Sunday, April 19, 2015

Productivity Gains: A Time Aggregate Perspective

Could personal "bests" for greater productivity, play a role in the potential of group "bests"? Through the establishment of a marketplace for time value, group based productivity gains would indeed be possible. When it comes to personal productivity, schedule management and the ability to say "no" (to requests beyond time capacity) are quite helpful for individual productivity. But how might one apply these same principles to the bigger (economic) picture? Shane Parrish has advice that is quite relevant:
When you schedule things, you are forced to deal with the fact that there are only so many hours in a week. You're forced to make choices, rather than add something to a never ending to-do list that only becomes a source of anxiety.
When scheduling patterns are mostly organized through exogenous means, many individuals and groups are left with inadequate time for either productive resource use or interpersonal coordination. In particular, externally defined time use is not capable of coordinating services distribution for aggregate supply and demand. Indeed, there have been shifts in public attitude towards government redistribution - in part because redistribution can't adequately address the need for better coordinated time use aggregates.

Because of problems in this regard, government programs have the feel of a never ending to-do list that has - yes - become a source of broad based anxiety. What's more, the struggle for public representation is slowly being lost, one well meaning government program at a time. It's time to give lower income levels and others among the marginalized, a chance to approach service formation from a different perspective. The same calendaring methods which can assist individuals, have the capacity to assist groups as well. Communities with knowledge use systems would create yearly calendars with a series of overlapping schedules, so that a marketplace for time value becomes possible.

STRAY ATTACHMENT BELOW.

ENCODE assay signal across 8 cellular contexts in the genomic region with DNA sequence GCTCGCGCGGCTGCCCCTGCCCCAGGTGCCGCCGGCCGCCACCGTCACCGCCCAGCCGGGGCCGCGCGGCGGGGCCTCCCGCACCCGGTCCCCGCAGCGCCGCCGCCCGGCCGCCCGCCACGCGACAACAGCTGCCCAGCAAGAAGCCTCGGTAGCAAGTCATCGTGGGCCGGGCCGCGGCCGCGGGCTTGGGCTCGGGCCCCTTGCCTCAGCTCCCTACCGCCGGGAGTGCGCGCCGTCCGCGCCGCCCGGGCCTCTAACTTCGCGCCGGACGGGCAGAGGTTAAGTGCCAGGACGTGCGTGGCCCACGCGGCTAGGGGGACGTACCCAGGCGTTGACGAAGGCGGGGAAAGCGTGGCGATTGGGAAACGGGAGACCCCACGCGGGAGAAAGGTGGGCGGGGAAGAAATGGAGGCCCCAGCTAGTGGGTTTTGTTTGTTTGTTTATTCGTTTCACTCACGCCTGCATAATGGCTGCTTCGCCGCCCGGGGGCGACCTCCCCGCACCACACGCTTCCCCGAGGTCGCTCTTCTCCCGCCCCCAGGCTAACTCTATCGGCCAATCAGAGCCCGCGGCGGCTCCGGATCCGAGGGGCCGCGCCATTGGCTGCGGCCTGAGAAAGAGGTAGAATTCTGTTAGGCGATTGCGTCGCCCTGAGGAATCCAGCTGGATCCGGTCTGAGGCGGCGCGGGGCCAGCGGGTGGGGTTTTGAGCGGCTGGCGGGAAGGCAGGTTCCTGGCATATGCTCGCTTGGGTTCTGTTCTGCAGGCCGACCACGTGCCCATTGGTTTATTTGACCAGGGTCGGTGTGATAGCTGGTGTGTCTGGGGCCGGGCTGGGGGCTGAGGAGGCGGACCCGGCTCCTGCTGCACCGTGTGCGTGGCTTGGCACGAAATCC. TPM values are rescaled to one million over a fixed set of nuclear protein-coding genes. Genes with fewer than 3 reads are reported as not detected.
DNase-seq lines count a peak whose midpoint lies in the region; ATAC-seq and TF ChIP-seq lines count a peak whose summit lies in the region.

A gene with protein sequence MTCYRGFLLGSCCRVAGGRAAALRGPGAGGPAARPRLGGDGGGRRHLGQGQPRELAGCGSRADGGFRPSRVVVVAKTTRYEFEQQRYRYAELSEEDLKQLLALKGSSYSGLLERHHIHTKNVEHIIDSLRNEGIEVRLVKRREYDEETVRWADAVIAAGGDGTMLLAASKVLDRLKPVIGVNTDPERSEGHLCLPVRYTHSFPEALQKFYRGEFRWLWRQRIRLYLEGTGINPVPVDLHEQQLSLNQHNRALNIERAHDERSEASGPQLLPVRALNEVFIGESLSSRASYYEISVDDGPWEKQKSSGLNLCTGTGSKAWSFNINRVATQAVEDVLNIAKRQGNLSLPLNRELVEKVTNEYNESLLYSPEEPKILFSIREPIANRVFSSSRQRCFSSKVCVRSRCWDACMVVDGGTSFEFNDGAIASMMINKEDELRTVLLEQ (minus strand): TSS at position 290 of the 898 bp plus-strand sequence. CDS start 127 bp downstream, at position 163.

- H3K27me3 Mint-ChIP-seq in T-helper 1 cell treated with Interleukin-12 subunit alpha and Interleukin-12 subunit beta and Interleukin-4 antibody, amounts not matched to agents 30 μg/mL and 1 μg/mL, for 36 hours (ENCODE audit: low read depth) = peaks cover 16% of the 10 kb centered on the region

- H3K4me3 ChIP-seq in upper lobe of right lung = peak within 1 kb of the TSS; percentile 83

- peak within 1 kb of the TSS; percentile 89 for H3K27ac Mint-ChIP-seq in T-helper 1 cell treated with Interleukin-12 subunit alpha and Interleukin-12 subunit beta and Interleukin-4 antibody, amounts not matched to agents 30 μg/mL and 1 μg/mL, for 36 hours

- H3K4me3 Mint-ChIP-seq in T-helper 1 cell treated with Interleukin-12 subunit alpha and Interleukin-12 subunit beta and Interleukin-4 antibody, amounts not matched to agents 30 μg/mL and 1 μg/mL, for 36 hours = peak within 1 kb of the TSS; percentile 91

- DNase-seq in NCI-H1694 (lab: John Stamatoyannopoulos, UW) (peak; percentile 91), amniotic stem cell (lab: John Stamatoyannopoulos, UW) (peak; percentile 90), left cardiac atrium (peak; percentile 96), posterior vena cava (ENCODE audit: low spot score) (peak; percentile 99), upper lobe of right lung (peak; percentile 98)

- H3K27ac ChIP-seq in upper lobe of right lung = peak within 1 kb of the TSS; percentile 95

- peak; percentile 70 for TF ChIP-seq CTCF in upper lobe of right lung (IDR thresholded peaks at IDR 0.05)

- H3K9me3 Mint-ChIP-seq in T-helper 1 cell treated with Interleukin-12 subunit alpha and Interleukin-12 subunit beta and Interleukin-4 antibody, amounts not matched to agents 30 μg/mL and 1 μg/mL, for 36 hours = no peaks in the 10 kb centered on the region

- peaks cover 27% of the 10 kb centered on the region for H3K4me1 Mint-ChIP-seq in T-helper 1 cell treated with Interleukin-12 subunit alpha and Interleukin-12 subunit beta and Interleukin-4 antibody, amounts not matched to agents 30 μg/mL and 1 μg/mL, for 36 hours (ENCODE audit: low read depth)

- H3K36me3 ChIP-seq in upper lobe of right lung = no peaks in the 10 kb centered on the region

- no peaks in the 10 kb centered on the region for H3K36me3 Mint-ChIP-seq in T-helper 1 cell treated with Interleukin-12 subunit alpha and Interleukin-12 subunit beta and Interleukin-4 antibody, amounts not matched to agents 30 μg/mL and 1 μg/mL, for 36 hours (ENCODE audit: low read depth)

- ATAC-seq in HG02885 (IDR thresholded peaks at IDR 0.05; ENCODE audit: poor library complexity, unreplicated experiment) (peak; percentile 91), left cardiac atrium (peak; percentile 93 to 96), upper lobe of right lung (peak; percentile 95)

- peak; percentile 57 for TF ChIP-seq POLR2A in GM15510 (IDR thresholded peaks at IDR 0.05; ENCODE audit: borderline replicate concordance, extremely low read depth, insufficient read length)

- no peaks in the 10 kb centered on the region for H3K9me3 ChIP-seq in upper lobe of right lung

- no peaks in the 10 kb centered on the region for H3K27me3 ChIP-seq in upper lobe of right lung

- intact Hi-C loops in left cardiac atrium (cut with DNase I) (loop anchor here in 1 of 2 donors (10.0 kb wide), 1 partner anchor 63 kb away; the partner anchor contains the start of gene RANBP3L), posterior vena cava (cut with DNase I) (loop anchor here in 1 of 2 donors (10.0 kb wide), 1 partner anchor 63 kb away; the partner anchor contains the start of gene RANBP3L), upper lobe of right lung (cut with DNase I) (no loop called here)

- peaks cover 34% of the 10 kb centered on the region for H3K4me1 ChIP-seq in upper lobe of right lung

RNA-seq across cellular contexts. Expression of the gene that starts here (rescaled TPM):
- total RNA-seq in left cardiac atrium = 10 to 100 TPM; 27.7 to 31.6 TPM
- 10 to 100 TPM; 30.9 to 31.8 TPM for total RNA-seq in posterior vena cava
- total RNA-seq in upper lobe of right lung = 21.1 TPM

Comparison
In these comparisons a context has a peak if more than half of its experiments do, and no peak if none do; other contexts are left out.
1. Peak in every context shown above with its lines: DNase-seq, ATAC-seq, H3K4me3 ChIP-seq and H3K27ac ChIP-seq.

What about the need to say "no"? Even as present day service providers need to say no to excessive government demands, so too does everyone else, in terms of unnecessary service deficiencies. Just say "no" to the hand wringing and consternation that is routinely taken on behalf of the marginalized, and establish means that allow these groups to help themselves. Knowledge use needs to be a unifying bridge for human potential, instead of a weapon which arbitrarily divides mental, social and economic capacity.

This approach would ultimately defuse arguments regarding divisions in personal ability. In the alternate equilibrium of a knowledge use system, personal "best" matters not just for personal gain, but also for group gains. In primary equilibrium, many citizens remain unable to access a multitude of services which are important to them.  It is imperative that multiple skills levels are brought into the larger equation, as government budgets gradually become more constrained. A recent Washington Post article stresses another aspect of this issue:
"Some people feel that if you show the brain differences you're politically condemning the poor," Gabrieli said. "Which is the opposite, I think, of what we need to do. I think we want to understand adversity and minimize adversity."
There are many ways that adversity can still be minimized, and creating a more substantial services marketplace would be a centerpiece of the process. While efforts to improve childhood circumstance are praiseworthy, they do not address what happens in the economic realities of adulthood, once those early efforts have been completed. One way to make certain that childhood efforts bear fruit, is to strengthen local work life connections between children and adults through knowledge use systems. By placing these work life connections into a local time aggregate perspective, substantial productivity gains can ultimately be realized.

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